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What do you do about Rockies, Spotted & Largemouth Bass?


Rob G
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An issue came up at the last central Illinois meeting, one that I had never thought about and that is this;

What do you do when you catch a rock bass, spotted bass, or largemouth bass while fishing for smallmouth in the river? I have always released everything that I catch on the river but am I doing a disservice to the smallmouth? Assuming the largemouth or spotted bass are large enough by law to keep, is it better that I take them out so as to reduce the competition for food in respect to the smallies and at the same time reduce the chances of cross fertilization, hybridization and production of sterile offspring. I often catch a lot of rock bass, should I be keeping the larger ones for table fare, again as to reduce the competition for a limited food supply and allow the smaller ones to remain so as they can become the smallie's table fare? I mean if we can have an impact on the smallies by removing them, would it then not be possible to have a negative impact on other species by removing them and in turn have a positive long term impact on the smallmouth population? What are your thoughts?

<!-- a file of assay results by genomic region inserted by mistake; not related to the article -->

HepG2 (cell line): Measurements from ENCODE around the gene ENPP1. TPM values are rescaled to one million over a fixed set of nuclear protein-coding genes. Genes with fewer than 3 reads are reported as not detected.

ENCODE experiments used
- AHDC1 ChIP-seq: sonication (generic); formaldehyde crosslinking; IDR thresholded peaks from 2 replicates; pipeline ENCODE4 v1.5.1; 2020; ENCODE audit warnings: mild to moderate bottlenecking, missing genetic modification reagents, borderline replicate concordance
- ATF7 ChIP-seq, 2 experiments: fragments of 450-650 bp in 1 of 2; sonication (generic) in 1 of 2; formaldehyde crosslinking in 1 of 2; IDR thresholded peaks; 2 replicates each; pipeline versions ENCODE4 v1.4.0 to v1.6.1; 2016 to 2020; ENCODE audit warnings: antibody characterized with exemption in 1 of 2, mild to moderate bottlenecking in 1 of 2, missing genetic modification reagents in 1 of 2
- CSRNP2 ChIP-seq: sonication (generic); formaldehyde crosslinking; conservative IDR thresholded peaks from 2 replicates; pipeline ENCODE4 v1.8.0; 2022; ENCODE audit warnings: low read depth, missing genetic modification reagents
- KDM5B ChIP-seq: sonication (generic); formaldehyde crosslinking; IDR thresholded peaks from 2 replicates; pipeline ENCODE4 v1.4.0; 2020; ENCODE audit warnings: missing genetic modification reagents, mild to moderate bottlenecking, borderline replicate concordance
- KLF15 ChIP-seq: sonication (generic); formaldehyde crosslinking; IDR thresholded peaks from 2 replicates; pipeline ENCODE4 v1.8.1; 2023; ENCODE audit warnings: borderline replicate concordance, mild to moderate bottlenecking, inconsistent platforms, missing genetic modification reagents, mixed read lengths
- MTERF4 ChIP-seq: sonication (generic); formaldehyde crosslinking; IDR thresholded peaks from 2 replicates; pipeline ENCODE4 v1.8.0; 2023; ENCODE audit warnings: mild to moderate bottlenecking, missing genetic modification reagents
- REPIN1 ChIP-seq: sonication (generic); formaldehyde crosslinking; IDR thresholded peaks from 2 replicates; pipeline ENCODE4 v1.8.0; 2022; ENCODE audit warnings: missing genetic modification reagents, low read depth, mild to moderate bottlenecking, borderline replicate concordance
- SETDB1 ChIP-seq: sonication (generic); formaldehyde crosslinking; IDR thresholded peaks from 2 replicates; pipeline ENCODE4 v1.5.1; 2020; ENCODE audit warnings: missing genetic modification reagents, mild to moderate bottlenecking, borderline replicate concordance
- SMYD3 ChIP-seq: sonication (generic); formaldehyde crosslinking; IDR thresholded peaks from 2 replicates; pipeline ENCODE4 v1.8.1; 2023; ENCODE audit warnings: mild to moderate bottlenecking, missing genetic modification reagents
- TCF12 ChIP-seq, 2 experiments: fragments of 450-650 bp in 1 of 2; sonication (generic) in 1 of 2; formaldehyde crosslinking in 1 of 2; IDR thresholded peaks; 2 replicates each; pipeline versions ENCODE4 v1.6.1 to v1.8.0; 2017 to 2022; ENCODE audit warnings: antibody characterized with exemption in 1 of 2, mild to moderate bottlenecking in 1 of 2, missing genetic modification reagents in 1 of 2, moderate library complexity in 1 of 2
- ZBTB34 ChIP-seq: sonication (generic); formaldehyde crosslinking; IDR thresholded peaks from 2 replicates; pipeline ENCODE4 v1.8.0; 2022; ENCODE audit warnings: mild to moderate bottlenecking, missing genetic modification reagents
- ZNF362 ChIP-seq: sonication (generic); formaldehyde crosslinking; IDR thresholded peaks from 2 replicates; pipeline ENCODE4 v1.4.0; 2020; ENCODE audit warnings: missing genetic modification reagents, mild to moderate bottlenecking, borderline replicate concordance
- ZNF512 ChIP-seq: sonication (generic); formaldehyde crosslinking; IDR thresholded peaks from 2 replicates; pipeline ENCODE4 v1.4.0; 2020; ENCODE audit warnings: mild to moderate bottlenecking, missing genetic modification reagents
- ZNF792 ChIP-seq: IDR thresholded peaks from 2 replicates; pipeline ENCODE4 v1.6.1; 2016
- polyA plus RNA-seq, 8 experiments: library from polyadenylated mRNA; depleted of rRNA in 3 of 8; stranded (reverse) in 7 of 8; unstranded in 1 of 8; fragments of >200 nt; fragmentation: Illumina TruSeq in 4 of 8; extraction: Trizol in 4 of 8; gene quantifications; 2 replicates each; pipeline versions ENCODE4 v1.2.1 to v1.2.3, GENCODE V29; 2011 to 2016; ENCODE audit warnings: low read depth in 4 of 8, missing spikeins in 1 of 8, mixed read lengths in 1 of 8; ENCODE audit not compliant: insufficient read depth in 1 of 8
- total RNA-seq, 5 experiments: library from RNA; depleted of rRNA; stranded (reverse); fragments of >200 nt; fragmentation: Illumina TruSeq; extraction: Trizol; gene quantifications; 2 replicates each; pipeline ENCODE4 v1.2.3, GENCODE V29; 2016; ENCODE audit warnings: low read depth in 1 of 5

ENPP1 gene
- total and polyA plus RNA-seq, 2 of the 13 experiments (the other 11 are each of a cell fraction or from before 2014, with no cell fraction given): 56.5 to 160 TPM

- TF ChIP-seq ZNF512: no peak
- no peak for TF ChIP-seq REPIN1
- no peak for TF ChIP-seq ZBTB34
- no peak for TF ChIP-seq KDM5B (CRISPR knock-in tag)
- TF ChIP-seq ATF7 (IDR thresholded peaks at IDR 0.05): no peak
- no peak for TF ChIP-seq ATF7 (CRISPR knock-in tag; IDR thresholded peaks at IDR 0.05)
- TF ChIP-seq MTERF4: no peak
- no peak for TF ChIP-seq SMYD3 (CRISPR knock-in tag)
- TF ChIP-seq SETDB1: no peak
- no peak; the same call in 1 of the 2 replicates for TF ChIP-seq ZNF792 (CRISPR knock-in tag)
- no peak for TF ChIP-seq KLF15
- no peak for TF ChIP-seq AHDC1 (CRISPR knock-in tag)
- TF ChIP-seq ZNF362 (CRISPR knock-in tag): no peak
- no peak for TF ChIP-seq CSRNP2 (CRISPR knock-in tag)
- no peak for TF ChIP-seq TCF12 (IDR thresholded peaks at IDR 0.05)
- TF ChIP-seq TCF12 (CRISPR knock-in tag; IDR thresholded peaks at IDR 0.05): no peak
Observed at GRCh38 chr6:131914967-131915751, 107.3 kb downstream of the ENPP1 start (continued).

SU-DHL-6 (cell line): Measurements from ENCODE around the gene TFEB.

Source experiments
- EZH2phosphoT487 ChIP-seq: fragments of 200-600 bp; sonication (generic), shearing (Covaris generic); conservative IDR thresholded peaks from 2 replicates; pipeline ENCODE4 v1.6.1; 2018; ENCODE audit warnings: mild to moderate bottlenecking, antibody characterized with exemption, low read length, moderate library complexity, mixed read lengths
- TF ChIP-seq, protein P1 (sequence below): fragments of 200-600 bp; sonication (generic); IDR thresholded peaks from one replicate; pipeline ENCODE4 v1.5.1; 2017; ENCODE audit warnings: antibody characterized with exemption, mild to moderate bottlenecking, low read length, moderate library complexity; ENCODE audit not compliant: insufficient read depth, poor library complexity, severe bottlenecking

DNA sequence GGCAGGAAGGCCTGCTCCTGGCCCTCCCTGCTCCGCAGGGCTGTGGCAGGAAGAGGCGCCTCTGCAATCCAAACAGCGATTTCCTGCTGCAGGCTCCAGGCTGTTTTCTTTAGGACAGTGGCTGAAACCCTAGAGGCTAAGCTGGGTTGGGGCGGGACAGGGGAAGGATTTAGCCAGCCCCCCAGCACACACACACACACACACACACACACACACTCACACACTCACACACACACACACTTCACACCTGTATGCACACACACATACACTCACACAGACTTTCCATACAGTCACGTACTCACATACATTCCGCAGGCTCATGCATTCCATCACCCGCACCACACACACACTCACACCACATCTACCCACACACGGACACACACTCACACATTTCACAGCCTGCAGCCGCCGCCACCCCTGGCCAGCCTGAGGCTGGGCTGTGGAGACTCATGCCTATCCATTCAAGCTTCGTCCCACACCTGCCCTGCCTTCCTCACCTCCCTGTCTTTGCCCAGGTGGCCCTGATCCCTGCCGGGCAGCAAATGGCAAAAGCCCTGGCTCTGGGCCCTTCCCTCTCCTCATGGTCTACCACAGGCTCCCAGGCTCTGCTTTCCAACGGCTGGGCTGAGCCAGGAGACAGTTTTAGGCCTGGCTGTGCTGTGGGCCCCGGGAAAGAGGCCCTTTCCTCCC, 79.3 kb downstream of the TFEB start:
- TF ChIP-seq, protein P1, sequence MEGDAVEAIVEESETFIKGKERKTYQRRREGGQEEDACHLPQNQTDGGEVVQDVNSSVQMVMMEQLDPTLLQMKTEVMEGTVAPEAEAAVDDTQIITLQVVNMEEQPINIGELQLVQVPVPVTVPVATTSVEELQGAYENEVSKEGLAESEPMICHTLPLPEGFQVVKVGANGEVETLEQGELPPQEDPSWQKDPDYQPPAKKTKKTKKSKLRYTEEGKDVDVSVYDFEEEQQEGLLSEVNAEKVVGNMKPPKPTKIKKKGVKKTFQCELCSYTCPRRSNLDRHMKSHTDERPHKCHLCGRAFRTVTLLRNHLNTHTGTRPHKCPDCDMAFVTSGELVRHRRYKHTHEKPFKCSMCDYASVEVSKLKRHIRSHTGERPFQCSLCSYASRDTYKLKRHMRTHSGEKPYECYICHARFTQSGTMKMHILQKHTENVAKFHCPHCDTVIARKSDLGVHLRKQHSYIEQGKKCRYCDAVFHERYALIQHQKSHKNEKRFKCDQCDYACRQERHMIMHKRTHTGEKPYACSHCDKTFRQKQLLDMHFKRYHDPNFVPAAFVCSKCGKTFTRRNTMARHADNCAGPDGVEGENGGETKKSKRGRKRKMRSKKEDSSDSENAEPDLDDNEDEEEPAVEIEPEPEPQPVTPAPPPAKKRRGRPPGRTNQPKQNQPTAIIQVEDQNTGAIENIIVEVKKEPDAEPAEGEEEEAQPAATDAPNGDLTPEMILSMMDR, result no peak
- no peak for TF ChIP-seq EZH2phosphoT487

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Selective harvest plays an important role in managing our ecosystems.

Our fisheries biologists depend on it, as a matter of fact.

 

I'm not sure that an angler keeping a few LM, spots or rockies here and there would make much difference in the long run, however.

 

With proper habitat and a strong native population among all species, the big picture pretty much plays out to the advantage of all species.

Tim Smith can certainly help distinguish the differences, and I'm eager to hear his take.

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My feelings are I can't have much of a effect and I don't know enough to judge whether my action would be for good or ill of the waterway.

 

Best to leave to the experts. I release everything.

 

I wouldn't like it if LMB fishermen were removing smallies for the same reason you stated. Who picks the species that stays? Eye of the beholder isn't it?

 

 

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Thank you. You can't imagine how many arguements I've gotten into with trout fishermen who throw smallmouths up on the bank because they might be eating their beloved trout. Don't kill mine, I won't kill yours. (even though yours is an invasive species).